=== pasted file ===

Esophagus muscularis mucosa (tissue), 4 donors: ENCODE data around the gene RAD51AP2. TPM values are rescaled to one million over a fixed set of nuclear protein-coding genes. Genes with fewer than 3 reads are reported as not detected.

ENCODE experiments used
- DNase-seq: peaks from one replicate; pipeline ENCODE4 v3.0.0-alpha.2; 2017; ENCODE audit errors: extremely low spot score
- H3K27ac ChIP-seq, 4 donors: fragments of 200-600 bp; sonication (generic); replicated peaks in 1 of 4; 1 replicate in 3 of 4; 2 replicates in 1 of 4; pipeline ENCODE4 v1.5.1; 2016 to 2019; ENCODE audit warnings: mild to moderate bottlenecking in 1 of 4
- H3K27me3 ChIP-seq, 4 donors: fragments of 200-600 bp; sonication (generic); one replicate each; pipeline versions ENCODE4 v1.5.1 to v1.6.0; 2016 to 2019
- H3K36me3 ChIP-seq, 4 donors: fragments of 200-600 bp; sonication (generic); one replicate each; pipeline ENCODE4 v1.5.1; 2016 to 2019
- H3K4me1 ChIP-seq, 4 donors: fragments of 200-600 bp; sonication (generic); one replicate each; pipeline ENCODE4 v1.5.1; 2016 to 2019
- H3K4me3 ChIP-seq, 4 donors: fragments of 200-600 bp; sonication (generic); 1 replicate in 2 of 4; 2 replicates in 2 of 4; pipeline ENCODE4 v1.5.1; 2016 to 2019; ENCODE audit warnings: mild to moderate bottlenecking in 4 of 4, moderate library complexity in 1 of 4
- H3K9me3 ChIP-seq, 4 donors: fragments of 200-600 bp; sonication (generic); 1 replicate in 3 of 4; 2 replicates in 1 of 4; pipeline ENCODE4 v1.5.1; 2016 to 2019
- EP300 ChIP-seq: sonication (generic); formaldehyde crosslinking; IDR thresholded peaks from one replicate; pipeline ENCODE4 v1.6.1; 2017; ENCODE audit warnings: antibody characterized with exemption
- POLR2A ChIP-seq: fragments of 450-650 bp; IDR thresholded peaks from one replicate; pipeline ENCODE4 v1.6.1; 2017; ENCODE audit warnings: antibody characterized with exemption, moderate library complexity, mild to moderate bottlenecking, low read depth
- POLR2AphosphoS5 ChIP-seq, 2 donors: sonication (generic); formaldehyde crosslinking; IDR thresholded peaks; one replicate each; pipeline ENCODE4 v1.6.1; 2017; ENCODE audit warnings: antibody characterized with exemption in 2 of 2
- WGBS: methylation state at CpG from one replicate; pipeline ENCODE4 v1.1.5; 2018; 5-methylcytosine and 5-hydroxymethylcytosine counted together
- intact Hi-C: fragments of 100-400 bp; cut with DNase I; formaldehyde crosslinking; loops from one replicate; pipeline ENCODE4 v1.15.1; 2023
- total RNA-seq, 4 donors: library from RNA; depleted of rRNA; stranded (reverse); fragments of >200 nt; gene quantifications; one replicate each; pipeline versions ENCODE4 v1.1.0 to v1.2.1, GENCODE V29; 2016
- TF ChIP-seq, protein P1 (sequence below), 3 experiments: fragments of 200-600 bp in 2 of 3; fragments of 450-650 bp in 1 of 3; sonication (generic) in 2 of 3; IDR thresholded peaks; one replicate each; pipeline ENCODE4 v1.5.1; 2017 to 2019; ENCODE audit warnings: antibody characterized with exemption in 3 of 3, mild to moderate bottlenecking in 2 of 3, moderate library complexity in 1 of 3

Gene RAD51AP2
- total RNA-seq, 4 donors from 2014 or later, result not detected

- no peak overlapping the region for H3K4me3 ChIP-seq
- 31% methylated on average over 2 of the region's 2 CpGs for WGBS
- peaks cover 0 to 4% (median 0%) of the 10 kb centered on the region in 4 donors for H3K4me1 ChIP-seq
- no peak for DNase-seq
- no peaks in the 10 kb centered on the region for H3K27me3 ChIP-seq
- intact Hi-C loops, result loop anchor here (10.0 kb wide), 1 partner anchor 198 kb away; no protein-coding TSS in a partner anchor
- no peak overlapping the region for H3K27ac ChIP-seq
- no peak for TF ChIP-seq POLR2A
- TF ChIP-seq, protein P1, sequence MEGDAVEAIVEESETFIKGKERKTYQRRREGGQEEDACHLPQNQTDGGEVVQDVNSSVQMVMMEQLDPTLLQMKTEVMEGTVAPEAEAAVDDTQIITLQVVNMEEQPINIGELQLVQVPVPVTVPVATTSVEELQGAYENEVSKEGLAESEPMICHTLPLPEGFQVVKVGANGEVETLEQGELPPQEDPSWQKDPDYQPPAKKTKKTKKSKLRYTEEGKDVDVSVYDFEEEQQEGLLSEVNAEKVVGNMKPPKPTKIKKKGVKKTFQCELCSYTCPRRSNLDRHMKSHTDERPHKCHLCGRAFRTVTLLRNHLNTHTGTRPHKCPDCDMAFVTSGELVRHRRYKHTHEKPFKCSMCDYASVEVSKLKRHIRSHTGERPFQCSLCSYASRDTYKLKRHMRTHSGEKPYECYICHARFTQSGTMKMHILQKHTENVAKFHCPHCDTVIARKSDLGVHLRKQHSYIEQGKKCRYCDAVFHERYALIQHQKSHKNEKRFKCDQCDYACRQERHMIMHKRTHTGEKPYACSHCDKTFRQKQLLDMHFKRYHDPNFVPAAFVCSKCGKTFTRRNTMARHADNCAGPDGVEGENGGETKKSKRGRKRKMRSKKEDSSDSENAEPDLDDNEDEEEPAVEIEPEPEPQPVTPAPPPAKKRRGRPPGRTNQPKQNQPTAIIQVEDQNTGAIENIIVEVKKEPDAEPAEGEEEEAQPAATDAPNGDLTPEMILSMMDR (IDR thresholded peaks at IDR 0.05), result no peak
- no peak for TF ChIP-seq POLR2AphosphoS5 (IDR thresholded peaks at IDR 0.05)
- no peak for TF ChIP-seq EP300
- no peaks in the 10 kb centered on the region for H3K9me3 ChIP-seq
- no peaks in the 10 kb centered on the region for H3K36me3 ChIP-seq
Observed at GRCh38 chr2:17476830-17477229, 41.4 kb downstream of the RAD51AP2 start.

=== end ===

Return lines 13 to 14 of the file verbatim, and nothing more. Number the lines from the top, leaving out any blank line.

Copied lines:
- WGBS: methylation state at CpG from one replicate; pipeline ENCODE4 v1.1.5; 2018; 5-methylcytosine and 5-hydroxymethylcytosine counted together
- intact Hi-C: fragments of 100-400 bp; cut with DNase I; formaldehyde crosslinking; loops from one replicate; pipeline ENCODE4 v1.15.1; 2023